References:

Within the past few months I’ve been implementing a path tracer during my weekends and evenings. Having reached what I consider to be an acceptable stopping point, I thought it might be interesting to detail my current implementation alongside the references that inspired me. Let’s jump in!

This series will touch on a variety of features that were implemented in the path tracer. Notably:

These posts will try to explain every aspect of the path tracer as they stand but they might not be as comprehensive as the sources referenced to create it. As a result, I will strive to include all relevant sources for each feature.

You can find the path tracer here: https://github.com/AlexSabourinDev/cranberries/tree/cranberray

Next we’ll talk a about the underpinning of the path tracer, the cranberry_math library, see you then!

Introduction

I’ve recently been diving into the world of importance sampling and I decided to share my derivation for importance sampling the cosine lobe.

When we’re shading a point in path tracing, we typically shoot a ray from our surface in a uniformity random direction contained on a hemisphere centered about our normal. This has the downside of introducing quite a bit of variance into our renders.

Imagine that we have a very bright light that only occupies a very small projected area from our shaded point.

We would be very likely to miss this light with most of our samples and our render could turn out much darker than we would expect.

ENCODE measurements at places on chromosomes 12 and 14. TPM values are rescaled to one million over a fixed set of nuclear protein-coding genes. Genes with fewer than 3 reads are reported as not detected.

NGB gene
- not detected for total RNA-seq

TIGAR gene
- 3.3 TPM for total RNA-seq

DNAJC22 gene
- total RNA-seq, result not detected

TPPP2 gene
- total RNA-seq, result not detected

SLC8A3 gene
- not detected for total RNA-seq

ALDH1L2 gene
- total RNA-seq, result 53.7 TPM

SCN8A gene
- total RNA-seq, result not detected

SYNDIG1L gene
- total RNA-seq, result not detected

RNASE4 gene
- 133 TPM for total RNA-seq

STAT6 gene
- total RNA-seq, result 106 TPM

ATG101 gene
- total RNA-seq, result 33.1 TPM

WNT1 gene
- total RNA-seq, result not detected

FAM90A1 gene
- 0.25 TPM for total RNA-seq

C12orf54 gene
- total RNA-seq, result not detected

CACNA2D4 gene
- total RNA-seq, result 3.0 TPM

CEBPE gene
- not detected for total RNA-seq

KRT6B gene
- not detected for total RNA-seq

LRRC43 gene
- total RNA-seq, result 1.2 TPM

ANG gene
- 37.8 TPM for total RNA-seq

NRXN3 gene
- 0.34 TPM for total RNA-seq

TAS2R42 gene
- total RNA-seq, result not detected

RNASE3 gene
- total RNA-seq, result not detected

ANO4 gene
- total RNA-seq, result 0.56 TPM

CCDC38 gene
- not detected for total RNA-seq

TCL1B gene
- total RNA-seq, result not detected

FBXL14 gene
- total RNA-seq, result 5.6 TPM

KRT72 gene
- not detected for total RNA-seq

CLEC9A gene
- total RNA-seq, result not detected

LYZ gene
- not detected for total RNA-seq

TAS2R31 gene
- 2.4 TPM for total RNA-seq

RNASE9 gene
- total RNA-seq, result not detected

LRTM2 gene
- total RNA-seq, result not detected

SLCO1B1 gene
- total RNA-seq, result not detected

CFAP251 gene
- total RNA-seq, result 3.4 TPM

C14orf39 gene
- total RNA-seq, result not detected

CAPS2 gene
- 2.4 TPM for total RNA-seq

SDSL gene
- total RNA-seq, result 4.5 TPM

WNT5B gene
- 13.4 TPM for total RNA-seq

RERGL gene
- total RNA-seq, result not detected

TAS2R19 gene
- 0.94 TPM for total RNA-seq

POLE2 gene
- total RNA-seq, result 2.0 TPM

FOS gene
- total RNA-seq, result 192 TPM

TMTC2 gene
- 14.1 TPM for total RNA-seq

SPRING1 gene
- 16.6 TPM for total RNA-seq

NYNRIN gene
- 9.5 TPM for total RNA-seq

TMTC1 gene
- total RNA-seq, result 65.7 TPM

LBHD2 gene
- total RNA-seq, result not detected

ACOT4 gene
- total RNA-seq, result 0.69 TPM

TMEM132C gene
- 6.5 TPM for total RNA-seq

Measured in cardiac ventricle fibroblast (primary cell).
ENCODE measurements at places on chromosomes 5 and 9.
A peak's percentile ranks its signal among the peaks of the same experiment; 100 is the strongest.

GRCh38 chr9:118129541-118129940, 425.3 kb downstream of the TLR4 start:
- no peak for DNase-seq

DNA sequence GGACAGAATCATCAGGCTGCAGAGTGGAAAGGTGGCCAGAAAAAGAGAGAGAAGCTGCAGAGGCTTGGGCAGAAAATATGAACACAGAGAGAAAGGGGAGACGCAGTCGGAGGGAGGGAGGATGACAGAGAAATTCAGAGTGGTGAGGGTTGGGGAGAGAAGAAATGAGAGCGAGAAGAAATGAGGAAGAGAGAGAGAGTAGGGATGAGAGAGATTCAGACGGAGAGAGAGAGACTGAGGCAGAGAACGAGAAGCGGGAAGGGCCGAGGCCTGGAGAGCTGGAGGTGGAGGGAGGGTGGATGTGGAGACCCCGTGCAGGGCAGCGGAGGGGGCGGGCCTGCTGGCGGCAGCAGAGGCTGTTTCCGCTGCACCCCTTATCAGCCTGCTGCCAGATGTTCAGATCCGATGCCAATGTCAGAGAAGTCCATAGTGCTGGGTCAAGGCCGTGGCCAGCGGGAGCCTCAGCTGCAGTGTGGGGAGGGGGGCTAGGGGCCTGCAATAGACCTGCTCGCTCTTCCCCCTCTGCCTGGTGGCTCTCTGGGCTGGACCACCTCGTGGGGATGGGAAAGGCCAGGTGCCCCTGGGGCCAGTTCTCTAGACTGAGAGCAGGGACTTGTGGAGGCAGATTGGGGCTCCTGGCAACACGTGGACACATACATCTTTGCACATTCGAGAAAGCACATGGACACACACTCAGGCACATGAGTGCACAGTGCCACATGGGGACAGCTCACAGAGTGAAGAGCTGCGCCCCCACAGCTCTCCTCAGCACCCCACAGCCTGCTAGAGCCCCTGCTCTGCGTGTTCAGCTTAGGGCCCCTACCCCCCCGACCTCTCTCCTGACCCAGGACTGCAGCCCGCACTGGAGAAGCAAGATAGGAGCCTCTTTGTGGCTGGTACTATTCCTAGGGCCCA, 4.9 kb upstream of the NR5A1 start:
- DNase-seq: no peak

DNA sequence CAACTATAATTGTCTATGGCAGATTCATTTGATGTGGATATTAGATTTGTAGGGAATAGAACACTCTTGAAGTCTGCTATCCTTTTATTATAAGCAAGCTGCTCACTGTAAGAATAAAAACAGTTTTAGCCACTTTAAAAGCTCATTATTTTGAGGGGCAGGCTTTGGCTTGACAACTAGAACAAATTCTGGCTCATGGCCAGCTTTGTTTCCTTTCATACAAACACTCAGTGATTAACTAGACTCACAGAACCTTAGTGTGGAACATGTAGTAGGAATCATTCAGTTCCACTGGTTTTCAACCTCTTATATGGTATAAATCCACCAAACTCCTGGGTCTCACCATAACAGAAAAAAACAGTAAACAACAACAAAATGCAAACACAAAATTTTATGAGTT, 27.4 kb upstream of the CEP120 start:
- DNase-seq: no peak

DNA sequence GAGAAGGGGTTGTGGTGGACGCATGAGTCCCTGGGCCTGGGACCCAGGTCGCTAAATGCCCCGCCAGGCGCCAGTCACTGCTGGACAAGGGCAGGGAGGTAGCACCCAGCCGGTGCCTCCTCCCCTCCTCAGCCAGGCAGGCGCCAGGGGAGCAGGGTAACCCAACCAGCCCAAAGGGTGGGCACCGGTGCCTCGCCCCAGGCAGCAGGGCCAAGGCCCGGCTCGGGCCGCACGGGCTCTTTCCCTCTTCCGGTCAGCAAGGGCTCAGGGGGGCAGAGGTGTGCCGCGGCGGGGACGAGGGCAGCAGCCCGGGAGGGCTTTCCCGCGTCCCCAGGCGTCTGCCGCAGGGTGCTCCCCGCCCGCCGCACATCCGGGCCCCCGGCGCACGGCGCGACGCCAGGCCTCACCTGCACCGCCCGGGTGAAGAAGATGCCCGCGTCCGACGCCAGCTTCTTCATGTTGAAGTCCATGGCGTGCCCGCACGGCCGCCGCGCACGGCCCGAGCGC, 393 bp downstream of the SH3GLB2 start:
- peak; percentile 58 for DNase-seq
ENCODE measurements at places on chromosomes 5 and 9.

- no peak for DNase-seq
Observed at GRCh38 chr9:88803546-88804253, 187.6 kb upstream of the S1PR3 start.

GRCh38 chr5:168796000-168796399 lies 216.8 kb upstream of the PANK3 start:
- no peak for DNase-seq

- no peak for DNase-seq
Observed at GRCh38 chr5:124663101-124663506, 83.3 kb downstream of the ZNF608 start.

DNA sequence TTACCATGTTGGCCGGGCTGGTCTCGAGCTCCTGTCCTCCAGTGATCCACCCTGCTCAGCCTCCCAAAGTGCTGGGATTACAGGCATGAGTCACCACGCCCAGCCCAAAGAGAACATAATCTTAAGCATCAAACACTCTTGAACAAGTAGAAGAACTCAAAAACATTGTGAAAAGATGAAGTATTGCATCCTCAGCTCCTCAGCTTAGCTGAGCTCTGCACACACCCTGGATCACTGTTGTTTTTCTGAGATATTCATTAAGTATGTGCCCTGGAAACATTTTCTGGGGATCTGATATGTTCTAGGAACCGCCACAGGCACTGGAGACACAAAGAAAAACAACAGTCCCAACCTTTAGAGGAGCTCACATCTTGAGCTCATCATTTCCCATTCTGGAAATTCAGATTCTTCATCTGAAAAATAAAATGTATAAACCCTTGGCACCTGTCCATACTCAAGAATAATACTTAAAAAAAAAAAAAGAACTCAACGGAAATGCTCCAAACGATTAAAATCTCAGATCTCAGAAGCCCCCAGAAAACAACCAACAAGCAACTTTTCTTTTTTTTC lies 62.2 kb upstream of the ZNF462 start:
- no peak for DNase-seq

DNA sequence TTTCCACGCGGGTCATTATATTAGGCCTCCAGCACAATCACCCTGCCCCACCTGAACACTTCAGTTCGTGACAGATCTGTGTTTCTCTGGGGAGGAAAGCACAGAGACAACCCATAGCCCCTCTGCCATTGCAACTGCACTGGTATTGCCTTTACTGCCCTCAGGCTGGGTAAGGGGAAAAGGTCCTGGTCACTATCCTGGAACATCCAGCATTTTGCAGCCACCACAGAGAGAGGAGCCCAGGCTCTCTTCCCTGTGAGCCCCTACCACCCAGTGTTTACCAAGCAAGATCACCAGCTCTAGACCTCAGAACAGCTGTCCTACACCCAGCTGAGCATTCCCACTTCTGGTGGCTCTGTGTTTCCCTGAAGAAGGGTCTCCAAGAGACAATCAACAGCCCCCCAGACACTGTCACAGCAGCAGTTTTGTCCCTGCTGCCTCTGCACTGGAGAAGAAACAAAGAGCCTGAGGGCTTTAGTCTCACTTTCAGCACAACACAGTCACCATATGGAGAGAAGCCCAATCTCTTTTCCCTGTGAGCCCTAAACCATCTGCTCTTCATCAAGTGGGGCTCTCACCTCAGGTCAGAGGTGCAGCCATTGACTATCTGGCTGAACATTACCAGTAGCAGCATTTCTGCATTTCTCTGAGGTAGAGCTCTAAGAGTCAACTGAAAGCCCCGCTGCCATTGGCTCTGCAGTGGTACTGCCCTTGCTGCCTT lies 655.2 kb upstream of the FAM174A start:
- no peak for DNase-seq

This is where importance sampling comes in.

If you imagine that your illumination is a polar function

If we were to sample a random variable with a distribution that matches this function, we would be much more likely to hit the important points of our function. (Hence importance sampling)

I won’t dive deeply into this topic, as there are a variety of excellent resources detailing this topic. [1]

The essence of it however, is that you want to find a Probability Density Function (PDF) that matches the shape of your illumination function. Once you’ve define this PDF, you can sample it using the Cumulative Density Function (CDF).

Derivation

Since our cosine lobe illumination will look like this:

We will use this as the basis to derive our distribution since we’re most likely to get the most light from directions arriving parallel to our normal.

Thankfully, our cosine lobe has an analytical formula that we can use as our PDF.

$PDF(\omega) = C*cos(\theta)$ (1)

Our PDF must integrate to 1, we integrate the PDF across our hemisphere

$\int_{\Omega}PDF(\omega)d\omega$

$\int_0^{2\pi}\int_0^{\frac{\pi}{2}}PDF(\omega)sin\theta d\theta d\phi$

Plug in (1)

$\int_0^{2\pi}\int_0^{\frac{\pi}{2}}C*cos\theta sin\theta d\theta d\phi$

$C*\int_0^{2\pi}\int_0^{\frac{\pi}{2}}cos\theta sin\theta d\theta d\phi$